[The] demise of feeling and emotion has paved the way for all our most real and tender pleasures — in the excitements of pain and mutilation; in sex as the perfect arena, like a culture-bed of sterile pus, for all the veronicas of our own perversions; in our apparently limitless powers for conceptualization — what our children have to fear is not the cars on the highways of tomorrow but our own pleasure in calculating the most elegant parameters of their deaths.
… science fiction [...] represents the main literary tradition of the 20th century…
To document the uneasy pleasures of living within this glaucous paradise has more and more become the role of science fiction. I firmly believe that science fiction, far from being an unimportant minor offshoot, in fact represents the main literary tradition of the 20th century, and certainly its oldest — a tradition of imaginative response to science and technology that runs in an intact line through HG Wells, Aldous Huxley, the writers of modern American science fiction, to such present-day innovators as William Burroughs.
The main ‘fact’ of the 20th century is the concept of the unlimited possibility. [...] What links the first flights of the Wright Brothers to the invention of the Pill is the social and sexual philosophy of the ejector seat.
Given this immense continent of possibility, few literatures would seem better equipped to deal with their subject matter, than science fiction. No other form of fiction has the vocabulary of ideas and images to deal with the present, let alone the future. The dominant characteristic of the modern mainstream novel is its sense of individual isolation, its mood of introspection and alienation, a state of mind always assumed to be the hallmark of the 20th century consciousness. [...] On the contrary, it seems to me that this is a psychology that belongs entirely to the 19th century, part of a reaction against the massive restraints of bourgeois society, the monolithic character of Victorianism and the tyranny of the paterfamilias, secure in his financial and sexual authority. Apart from its marked retrospective bias, and its obsession with the subjective nature of experience, its real subject matter is the rationalization of guilt and estrangement. Its elements are introspection, pessimism and sophistication. Yet if anything befits the 20th century it is optimism, the iconography of mass-merchandizing, naivety and a guilt-free enjoyment of all the mind’s possibilities.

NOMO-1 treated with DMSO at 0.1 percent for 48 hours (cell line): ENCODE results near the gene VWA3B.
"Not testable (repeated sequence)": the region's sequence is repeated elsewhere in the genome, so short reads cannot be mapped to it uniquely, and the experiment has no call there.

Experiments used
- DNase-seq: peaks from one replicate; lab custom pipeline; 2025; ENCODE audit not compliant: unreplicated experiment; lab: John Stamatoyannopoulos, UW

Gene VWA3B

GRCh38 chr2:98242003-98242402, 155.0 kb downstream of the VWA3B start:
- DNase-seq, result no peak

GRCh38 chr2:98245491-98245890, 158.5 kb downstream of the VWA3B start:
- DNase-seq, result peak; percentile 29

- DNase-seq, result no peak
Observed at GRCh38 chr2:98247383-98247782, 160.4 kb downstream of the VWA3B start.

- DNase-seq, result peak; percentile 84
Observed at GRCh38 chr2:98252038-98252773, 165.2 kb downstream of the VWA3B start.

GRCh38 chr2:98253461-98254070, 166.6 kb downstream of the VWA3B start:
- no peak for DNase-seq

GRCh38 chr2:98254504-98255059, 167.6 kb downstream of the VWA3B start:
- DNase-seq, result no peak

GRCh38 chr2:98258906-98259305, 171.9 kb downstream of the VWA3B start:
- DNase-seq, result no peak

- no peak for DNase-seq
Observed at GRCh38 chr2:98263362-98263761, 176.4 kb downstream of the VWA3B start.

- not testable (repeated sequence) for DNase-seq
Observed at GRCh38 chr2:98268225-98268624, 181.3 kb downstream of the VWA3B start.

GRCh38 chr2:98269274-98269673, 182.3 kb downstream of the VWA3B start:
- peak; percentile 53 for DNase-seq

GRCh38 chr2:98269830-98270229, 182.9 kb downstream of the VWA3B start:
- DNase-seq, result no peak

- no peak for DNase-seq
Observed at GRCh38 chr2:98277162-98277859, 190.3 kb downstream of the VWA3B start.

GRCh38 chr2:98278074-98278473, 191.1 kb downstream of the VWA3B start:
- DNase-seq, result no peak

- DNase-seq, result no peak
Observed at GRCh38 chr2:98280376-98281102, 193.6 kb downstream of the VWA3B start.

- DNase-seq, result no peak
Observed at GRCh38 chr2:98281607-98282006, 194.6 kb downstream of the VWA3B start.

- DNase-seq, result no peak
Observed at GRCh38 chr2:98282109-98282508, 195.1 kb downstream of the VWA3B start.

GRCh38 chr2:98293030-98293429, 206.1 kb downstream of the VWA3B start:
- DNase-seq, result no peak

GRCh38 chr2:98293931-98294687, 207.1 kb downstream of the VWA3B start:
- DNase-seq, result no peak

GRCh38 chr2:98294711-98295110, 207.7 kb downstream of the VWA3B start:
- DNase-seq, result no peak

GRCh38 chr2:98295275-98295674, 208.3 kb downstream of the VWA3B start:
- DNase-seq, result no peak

… science fiction at least attempts to place a philosophical and metaphysical frame around the most important events within our lives and consciousness.
The kind of imagination that now manifests itself in science fiction is not something new. Homer, Shakespeare and Milton all invented new worlds to comment on this one. The split of science fiction into a separate and somewhat disreputable genre is a recent development. It is connected with the near-disappearance of dramatic and philosophical poetry, and the slow shrinking of the traditional novel as it concerns itself more and more exclusively with the nuances of human relationships. Among those areas neglected by the traditional novel are, above all, the dynamics of human societies (the traditional novel tends to depict society as static), and man’s place in the universe. However crudely or naively, science fiction at least attempts to place a philosophical and metaphysical frame around the most important events within our lives and consciousness.
[...] I was convinced that the future was a better key to the present than the past. At the time, however, I was dissatisfied with science fiction’s obsession with its two principal themes — outer space, and the far future. As much for emblematic purposes as any theoretical or programmatic ones, I christened the new terrain I wished to explore ‘inner space’, that psychological domain (manifest, for example, in surrealist painting) where the inner wold of the mind and the outer world of reality meet and fuse.